By Yasuyo Ohtsuka, Curator of Japanese Studies  ccownwork

02 September 2021

Lu Tianjiao: The First Female Stamp Designer of the People’s Republic of China, 1934-2021

Since the nineteenth century, women of all backgrounds have been involved in postage stamp production. Primarily issued by governments for the prepayment of mail, stamps also carry complex visual, textual, olfactory, tactile, and audio messages making them inherently cultural. They are consequently an important channel through which women’s sustained contributions within the applied arts, design and print capitalism can be meaningfully assessed. The life and work of China’s first female stamp designer Lu Tianjiao, who sadly passed away on 1 August 2021, make these points manifestly apparent.

A black and white photograph of a women from the waist up. She is wearing a ribbed sweater, has her hair in a ponytail and is wearing glasses.
A portrait of Lu Tianjiao. 
CC Public Domain Image

Born in Zhuhai, Guangdong in December 1934, she grew up in Shanghai, developing a love of art and painting from her father, a doctor and famous photographer named Lu Shifu. She enrolled at the Hangzhou State Arts School in 1950 before transferring to the Central Institute of Fine Arts, studying under prominent artists and stamp designers including Zhou Lingzhao, Zhang Ding and Zhang Guangyu. Graduating in 1954, she was assigned to work within the Ministry of Posts and Telecommunications’ Stamp Designing and Issuing section then attached to the Directorate General of Posts.

A black and white photograph of a man in glasses, from the waist up. He is reading a newspaper while wearing a black suit and glasses.
A portrait of Liu Shuoren.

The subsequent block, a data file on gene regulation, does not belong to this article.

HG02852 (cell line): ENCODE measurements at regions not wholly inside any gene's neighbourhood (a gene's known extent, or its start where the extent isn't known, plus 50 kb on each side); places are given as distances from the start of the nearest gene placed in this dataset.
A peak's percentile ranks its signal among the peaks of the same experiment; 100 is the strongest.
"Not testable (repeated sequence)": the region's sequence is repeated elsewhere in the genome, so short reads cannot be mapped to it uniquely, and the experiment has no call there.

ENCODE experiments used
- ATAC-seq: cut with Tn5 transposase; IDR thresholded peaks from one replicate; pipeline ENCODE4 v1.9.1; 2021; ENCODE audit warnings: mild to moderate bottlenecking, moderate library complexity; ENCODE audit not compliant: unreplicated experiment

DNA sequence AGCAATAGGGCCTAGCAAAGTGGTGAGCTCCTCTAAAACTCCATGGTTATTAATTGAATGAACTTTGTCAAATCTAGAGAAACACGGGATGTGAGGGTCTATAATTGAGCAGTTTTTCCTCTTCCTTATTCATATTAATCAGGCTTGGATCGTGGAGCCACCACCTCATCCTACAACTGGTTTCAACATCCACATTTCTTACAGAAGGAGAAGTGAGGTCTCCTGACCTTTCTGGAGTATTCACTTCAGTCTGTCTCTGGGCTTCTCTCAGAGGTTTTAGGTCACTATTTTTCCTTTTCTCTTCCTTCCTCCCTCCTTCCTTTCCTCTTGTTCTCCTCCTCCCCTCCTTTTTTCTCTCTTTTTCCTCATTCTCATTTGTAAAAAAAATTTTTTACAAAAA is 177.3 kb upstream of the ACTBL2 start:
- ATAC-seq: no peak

CC Public Domain Image

At work, she regularly debated with colleagues about the best approaches to apply their technical skills on improving the quality of China’s stamp designs for miniature mechanical reproduction. She also met former schoolmate and fellow stamp designer Liu Shuoren, who sadly passed away on 11 August 2021. Outside work, the couple often visited stamp shops to purchase foreign stamps for research material. The couple married in 1960 and celebrated the birth of a son the following year, going on to support one another throughout their lives, being the first to review and analyse each other’s designs.

Lu Tianjiao’s career mirrors political changes within the People’s Republic of China under Chairman Mao and the early ‘Reform and Opening Up’ era. Producing regular work between the mid-1950s and mid-1960s, her output rapidly declined during the Cultural Revolution, possibly spending time, like some of her colleagues in a ‘May 7 Cadre School.’ A second steady stream of work followed between 1976 and 1985, when reforms in the procedure and selection of stamp designs resulted in a permanent decline in her work.

She retired in 2001 and was diagnosed with cancer shortly afterwards, which was successfully treated. In 2009, state media interviewed her, where reflecting upon her career, she concluded: ‘I have designed stamps for my country for fifty years and I have recorded the changes of our Republic in this small piece of paper. I am happy to witness and record our history. It has been an honour not all could have.’ As expected of officially state-sanctioned works of art, the designs cover various social, political, and economic themes. Holistically, they supply important insights into the heart, soul, and aspirations of the People’s Republic of China.